Sourdough Bread – Making bread is a home art that has existed for centuries, but modern bread making has taken the rich and diverse sourdough starter culture and turned it into a packet of mono-cropped, engineered, nutrition-starved yeast.  Read here for the distinct differences between the two.  Unlike store bought, yeasted bread, you need very few ingredients for home sourdough:  flour, water, salt, plus a sourdough culture.  Buy a starter culture online, get one from a friend, or make your own!  You can also find a few good brands of real sourdough bread at the store, but make sure they only show these ingredients:  flour, salt, water, and a starter culture.

MAKE – We learned to make 3 things that will be great jump starts to a life of fermentation!

 Whey – This is an easy culture starter.  Pour a quart of organic, plain, whole yogurt (we love the Strauss brand) in a tightly woven kitchen towel, close it with a rubberband, and let it drain into a bowl overnight.  Put the liquid (whey) from the bowl into a pint jar and store in the frig for fermenting.  Use the yogurt cheese in the towel as a spread or dip.  Mix with honey and cinnamon, various fruits, or salt, garlic and herbs.  Easy peasy!

Simple Sauerkraut – Shred one cabbage into a large bowl, mix in a tablespoon of sea salt (a little more than one tablespoon of salt per pound of cabbage), and pound with the bottom of a glass or massage with hands to release juices.  Pack down into a quart jar leaving at least an inch of space at the top and making sure the cabbage is completely covered with liquid.  Add water if you need more liquid and cover with a lid.  Set it out on the counter in a dish (in case it overflows as it bubbles up) for at least 3 days, tasting as you go and store in the frig when done.   If a white mold develops on top, simply scrape it off.  Add herbs, an apple or shredded carrots and onions to make it cortido (a Latin American sauerkraut.)

Orange Marmalade – Zest four oranges and put the zest in a mixing bowl.  Cut all the pith and peels off of the oranges and cut the fruit into bite size pieces – add to bowl.  Mix in 1/8 cup (2 T) whey, ¼ cup sugar (Rapadura or Sucanat are best), and ½ T sea salt.  Mix together well and put in a pint size jar with a lid.  Cover with water if necessary and leave to ferment at room temperature for about 3 days.  (I’m experimenting with adding chia seeds to try to thicken it.)  Taste, refrigerate and enjoy!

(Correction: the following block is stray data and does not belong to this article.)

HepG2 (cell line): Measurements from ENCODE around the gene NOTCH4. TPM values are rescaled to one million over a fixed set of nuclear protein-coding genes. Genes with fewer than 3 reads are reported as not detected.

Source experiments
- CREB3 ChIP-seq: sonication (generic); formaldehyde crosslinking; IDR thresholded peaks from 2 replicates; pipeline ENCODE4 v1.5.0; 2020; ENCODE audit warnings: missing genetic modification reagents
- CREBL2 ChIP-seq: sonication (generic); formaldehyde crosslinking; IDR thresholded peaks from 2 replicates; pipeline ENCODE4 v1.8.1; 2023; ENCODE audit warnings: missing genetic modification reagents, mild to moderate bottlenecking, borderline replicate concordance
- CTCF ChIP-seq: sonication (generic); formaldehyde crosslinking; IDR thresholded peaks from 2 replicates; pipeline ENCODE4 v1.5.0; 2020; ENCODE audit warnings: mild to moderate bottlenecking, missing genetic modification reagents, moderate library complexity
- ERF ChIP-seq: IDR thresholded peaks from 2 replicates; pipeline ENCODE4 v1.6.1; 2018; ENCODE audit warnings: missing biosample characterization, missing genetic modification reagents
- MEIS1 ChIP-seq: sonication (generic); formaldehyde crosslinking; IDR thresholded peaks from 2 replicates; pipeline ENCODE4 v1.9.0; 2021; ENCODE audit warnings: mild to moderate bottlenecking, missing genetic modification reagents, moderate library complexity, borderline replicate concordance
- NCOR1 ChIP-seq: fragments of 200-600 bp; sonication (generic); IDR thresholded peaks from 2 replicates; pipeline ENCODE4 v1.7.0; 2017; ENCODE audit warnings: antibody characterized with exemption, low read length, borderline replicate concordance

RESOURCES – There are a lot of great fermentation resources out there to get continued inspiration and help with your culturing experiments…

http://www.culturesforhealth.com/ – A go-to resource for fermented food recipes, culturing supplies, and starter cultures to order.

http://www.wildfermentation.com/ – From the book of the same name, Sandor Katz has been fermenting since 1993.  He has recipes, workshop dates, and his cookbooks for purchase.

http://nourishedkitchen.com/ferments-cultured-food/ – This website is great for all traditional foods, but she has a wonderfully detailed page on fermented foods including history, health benefits, and recipes.

http://users.sa.chariot.net.au/~dna/kefirpage.html#obtaining-kefir-grains – this odd little website was started by Dom the undisputed King of Kefir.  Everything (and more) than you wanted to know about kefir including how to get the grains.

www.Youtube.com – If you are a visual learner, search You Tube for videos of people fermenting all kinds of recipes.

http://www.pickl-it.com/ – And if you get tired of consistent fermentation failures, these somewhat expensive, but helpful products are a worthy investment.  They hold the veggies under the brine with an airlock system creating foolproof, successful fermenting.

Alright, so which fermented food/drink do you feel inspired to make?


10 thoughts on “Fermentation 101

  1. Wow Mel. This is going right on my pinterest. I so appreciate your less-frequent, more-informative style of blogging! Love those pickle jars at the end… I might spring for a couple when I have more space.

    So question for you. I was at Leah C’s house the other day and she served pepper jelly over goat cheese, which was extremely yummy. Any thoughts about making a fermented version of the pepper jelly? Also, are you avoiding pectin on purpose in your marmalade? Why?

  2. Thanks, Emily! I have so many ideas for posts in my head that sometimes I wish they weren’t so long and far between. I’ll throw some shorter ones in there at some point, though it’s not as much my style. =)

    Here’s a recipe for a fermented pepper sauce from one of my favorite blogs: http://www.sustainableeats.com/tag/fermented-hot-sauce/ Perhaps that’s along the lines of what you’d like?

    I only avoided pectin because I didn’t have any. I’ve heard whispers of trying to incorporate pectin, chia seeds, or even gelatin to thicken ferments, but no concrete evidence yet. I also think pectin and gelatin have to be combined with a heated liquid in order to incorporate it, no? If you did that first it would have to cool down before adding it to the ferment or you’ll kill the beneficial bacteria.

    Post here again if you try something that works! Thanks, Em!

  3. These recipes look really intriguing!

    I do have a somewhat of a silly question, so please excuse my ignorance. When sugar is fermented, what is the alcohol content (if any) of the resulting dish? The word “ferment” just gives sets off a red flag in my mind.

    Thanks in advance!

  4. Good (not silly) question about the alcohol content of fermented foods.

    In a couple of the fermented foods described above (namely kombucha) there is a minor alcohol content (from .5 – 3% depending on how long you let it ferment. According to this analysis (http://www.happyherbalist.com/analysis_of_kombucha.htm), 8 days between 74-84 degrees is ideal for the lower alcohol content while still maintaining a more pleasant taste.

    http://bodyecology.com/articles/is_wine_good_for_you_or_not.php#.UHrBCY5P5SV – And this reputable source shares the difference between alcohol ferments and healthy ferments.

    If someone does have a sensitivity to alcohol, it may be best to try them slowly and avoid ferments with sugar.